Friday, April 22, 2011

Books Yay!: The Ruins, by Scott Smith

I read this book after Rich Juzwiak of FourFour (and so many other locations) published a defense of the movie version of The Ruins. I hadn't really paid much attention to trailers for the movie and certainly didn't know it was a book adaptation.  However, Rich's defense of the concept and his references to the book itself got me intrigued, so I downloaded the book and waded in.  Rich loves the dregs of pop culture, so I was expecting a so-bad-it's-good experience, but I was pleasantly surprised to find a genuinely good book lurking between the covers. 

The Ruins is a pretty simple story: a bunch of dumb kids go out into the jungle and run into insidious forces that ultimately lead to bad things.  But there's more going on than just that somewhat typical trope.  For one, not all of the vacationers know each other or even share a language.  The danger they face isn't simple either.  There's the general danger of being out of their element, but there are also menacing, mysterious villagers surrounding them and imprisoning them on the ruins, and then, of course...there are the vines.  The vines turn out to be the biggest problem of all.  As it turns out, the vines are sentient, evil plants (don't laugh), and the longer the kids stay on the ruins, they more then understand how dire their straits are. 

It is a mark of Smith's ability that this premise doesn't wind up utterly ridiculous in practice.  The book is full of tension and genuine horror, far more than a book about evil death plants should be.  Part of this is because he plays on the other factors threatening the characters' survival to produce the overwhelming effect people in their situation would likely feel.  There are problems with water and food supplies, since they cannot leave the ruins and the vines exude a stinging sap.  They don't understand why the armed villagers have the ruins surrounded and won't let them leave, and they don't know if the person they followed to the ruins made it or if others are likely to follow.  They have to deal with sunburn and with some massive injuries as a result of falls down an open shaft and other accidents.  On top of all of this, Smith has produced a set of realistic characters, which is to say that there are some that are bossy (though knowledgable), some that are panicky and helpless, some that are straight up jerks.  Having realistic characters in play makes everything much more appealing and much more tense.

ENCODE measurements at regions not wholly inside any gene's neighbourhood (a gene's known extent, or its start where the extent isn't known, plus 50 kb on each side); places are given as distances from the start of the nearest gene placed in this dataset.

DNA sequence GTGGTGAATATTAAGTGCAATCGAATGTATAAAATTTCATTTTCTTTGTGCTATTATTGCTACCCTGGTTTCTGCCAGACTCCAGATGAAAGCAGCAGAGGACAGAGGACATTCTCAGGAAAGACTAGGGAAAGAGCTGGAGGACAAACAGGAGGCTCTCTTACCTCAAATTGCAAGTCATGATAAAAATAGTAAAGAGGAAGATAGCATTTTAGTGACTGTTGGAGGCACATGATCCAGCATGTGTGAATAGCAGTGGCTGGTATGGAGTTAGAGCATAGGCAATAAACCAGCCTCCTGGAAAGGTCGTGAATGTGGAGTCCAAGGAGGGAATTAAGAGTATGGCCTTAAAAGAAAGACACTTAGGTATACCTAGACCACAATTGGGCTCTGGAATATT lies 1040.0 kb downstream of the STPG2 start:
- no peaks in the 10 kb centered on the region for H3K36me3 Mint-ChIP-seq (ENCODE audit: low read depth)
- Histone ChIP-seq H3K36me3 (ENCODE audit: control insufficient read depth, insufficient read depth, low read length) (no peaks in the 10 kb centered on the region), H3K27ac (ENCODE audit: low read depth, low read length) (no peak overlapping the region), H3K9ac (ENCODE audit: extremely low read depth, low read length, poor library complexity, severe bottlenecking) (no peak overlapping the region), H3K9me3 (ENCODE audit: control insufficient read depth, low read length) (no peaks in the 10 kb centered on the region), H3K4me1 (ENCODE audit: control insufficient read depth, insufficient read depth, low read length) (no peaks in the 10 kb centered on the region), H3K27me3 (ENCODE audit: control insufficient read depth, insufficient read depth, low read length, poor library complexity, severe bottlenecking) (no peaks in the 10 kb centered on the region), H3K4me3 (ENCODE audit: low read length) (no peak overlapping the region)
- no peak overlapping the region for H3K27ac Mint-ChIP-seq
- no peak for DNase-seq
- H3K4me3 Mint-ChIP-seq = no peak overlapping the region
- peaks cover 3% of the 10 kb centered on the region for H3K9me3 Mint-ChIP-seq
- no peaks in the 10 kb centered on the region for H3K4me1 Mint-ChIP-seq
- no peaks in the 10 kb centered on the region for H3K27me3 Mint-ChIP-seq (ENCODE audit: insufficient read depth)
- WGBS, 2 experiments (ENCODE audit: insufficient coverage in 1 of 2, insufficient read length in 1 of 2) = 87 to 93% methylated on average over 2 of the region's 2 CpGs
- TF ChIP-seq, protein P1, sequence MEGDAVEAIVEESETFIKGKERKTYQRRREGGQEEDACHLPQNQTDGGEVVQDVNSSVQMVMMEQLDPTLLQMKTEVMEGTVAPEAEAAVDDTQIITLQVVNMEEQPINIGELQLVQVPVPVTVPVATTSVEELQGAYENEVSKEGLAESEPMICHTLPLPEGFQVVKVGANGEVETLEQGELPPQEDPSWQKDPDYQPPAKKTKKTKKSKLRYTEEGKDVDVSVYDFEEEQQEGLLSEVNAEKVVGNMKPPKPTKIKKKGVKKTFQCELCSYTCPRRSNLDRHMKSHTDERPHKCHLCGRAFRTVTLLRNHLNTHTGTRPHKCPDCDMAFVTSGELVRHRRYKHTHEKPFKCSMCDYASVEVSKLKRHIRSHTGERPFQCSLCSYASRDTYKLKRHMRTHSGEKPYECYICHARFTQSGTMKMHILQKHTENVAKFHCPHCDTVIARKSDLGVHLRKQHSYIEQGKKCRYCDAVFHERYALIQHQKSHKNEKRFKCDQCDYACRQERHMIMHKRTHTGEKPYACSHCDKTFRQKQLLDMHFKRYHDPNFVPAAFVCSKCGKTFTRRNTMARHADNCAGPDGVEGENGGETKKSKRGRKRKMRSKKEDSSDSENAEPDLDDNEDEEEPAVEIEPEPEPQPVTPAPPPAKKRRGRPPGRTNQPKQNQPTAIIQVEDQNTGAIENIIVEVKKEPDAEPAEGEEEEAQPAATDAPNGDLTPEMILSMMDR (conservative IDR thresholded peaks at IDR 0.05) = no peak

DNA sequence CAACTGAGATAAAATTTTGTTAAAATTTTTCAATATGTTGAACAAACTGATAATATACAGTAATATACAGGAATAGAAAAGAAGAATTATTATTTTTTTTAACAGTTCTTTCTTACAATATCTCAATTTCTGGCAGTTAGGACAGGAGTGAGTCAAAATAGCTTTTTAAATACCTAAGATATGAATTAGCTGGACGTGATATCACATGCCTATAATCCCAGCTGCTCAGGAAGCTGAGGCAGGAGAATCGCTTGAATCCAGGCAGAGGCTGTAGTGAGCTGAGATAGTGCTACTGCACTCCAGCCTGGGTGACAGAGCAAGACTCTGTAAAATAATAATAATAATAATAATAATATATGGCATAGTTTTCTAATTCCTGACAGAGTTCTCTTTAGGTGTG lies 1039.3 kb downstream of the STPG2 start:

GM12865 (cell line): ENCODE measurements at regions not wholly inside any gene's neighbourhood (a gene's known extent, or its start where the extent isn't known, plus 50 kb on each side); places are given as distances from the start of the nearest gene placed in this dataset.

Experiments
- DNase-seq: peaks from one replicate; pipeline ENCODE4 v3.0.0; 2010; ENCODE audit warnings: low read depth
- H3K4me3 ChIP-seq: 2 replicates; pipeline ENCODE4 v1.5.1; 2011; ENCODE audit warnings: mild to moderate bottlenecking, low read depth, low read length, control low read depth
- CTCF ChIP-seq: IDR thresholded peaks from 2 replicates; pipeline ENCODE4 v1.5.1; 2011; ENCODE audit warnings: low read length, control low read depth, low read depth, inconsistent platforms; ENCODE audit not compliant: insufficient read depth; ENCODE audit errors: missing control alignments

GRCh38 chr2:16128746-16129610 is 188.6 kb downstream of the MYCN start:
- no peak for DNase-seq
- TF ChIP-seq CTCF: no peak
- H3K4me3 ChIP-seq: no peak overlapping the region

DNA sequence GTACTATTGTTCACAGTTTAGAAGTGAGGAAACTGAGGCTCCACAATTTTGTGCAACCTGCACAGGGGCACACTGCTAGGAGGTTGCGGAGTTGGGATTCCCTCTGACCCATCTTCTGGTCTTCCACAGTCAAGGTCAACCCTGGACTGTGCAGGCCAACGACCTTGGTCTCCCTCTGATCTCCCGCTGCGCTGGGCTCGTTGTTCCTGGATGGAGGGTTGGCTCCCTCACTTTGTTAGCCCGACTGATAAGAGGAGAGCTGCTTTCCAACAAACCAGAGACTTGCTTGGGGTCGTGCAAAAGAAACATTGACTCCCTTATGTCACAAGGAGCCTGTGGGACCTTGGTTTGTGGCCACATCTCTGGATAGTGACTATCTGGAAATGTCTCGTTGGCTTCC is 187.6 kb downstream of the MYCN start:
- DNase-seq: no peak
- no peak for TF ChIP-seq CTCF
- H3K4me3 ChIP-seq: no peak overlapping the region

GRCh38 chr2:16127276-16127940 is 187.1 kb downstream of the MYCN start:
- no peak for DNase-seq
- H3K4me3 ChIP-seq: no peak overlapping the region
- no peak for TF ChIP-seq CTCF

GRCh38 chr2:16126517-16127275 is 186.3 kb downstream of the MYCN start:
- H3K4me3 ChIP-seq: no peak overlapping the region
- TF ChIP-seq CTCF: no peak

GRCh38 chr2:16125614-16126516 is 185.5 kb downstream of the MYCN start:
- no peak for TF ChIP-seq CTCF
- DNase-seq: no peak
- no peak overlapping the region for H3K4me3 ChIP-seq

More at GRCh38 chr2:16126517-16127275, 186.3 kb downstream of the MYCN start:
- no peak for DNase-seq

Then there are the vines.  They are truly creepy in all they do.  They grow incredibly quickly and are drawn to blood, even snaking out to suck up pools of it.  The characters eventually realize that the vine has eaten several people, including the ones they followed out to the ruins in the first place.  They also are able to make noise, mimicking voices to turn the captives against each other and making other unnatural sounds to trick them.  It's a great effect and of course you can read as much "Nature's Revenge!!!!" into it as you want to. 

Overall, a surprisingly great read.  It's not long but it packs in the tension and is a creative concept handled really well.  I'd definitely recommend this one!

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